The Importance of a Lesson Plan and its Structure
Standing in front of a class, a teacher procrastinates by asking each student random questions and scribbling on the board, but something is wrong. The students seem restless and the teacher looks uncomfortable. The teacher then springs into action by quickly shuffling through a stack of papers on their desk while the students look around blankly at one another. Their attention is dwindling.
This post was written by our TEFL certification graduate Bryce W. Please note that this blog post might not necessarily represent the beliefs or opinions of ITTT.
“By failing to prepare, you are preparing to fail.” - Benjamin Franklin
Be prepared, and be ready! When teaching, having a clear and concise lesson plan along with backup activities is a must, and there are a few things that should always be kept in mind when constructing effective lesson plans. Who am I teaching? What am I teaching? How will it be taught and will the students be able to understand the lesson points? By keeping these things in mind, the teacher should be able to deduce the effectiveness of a plan and what the students will be taking away from the lesson. But what if a lesson plan is not prepared? Some teachers may think of skipping a lesson plan to save time/effort and instead opt for the easier route of just going into a class blind with no clear direction and instead count down the minutes. This could consist of a class full of games with no structure or flow. The students may leave entertained but what would be the purpose? Did they learn anything? This would not be beneficial to their development.
A Teacher may also be inclined to use lesson points or activities from previous lessons as they ‘just worked well’. This is usually the result of a failure to create an effective lesson plan and could lead to an incredibly embarrassing situation for a substitute teacher with no previous knowledge of the class, students, or current progress (within the school curriculum, textbooks, etc). With effective lesson planning in place, a new teacher should be able to review previous lessons and come up with recommendations to help students that may be having difficulties which ultimately allows the class to progress. Creating and maintaining a class structure will also help the students from deviating and straying from a class topic. Using a lesson plan helps instructors prepare for all lessons in the day and ready for any problems that may arise through its course. A clear class structure and flow should and will instill confidence in the students and allow the teacher to be fully aware of what is happening throughout the lesson. This would mean spending less time fumbling and clambering over materials or papers, and more time focusing on the little problems in the classroom that students may be having a hard time with.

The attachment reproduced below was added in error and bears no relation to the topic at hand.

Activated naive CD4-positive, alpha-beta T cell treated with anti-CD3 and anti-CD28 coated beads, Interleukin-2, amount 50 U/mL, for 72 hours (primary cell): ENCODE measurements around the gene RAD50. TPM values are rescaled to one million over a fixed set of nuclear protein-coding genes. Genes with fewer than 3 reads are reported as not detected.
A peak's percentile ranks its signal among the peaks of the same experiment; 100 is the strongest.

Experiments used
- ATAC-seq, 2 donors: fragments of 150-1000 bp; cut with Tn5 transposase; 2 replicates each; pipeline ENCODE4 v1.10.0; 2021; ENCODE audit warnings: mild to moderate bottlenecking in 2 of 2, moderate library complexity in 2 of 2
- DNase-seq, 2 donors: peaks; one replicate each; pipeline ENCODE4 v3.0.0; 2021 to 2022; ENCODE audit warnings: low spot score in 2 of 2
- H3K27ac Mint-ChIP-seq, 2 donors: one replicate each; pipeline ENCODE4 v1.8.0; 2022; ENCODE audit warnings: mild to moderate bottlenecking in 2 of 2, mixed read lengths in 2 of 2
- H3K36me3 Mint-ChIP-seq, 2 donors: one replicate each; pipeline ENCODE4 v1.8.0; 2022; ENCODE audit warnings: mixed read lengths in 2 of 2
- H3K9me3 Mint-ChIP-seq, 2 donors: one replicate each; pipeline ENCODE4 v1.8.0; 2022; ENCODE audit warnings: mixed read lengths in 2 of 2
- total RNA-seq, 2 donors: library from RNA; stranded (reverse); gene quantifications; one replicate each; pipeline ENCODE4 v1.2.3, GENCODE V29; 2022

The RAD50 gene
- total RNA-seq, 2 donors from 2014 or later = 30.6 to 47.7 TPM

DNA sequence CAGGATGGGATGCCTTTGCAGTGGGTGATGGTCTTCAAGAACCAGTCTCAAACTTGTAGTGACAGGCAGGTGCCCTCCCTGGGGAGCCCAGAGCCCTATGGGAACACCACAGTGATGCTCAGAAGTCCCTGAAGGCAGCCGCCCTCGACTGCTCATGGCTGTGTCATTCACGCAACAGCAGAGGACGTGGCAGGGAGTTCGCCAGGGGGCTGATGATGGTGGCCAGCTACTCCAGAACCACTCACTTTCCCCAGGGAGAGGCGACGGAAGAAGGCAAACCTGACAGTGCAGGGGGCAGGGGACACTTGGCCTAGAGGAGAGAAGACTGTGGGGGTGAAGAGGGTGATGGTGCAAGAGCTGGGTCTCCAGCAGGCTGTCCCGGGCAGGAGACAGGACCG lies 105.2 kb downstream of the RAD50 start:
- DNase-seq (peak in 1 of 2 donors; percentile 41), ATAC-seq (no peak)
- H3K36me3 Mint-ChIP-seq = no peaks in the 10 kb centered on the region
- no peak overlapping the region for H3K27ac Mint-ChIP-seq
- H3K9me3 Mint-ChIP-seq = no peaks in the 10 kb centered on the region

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Lesson planning is an incredibly important and essential part of teaching, and one must always be sure to keep in mind who is being taught, what is being taught and why.
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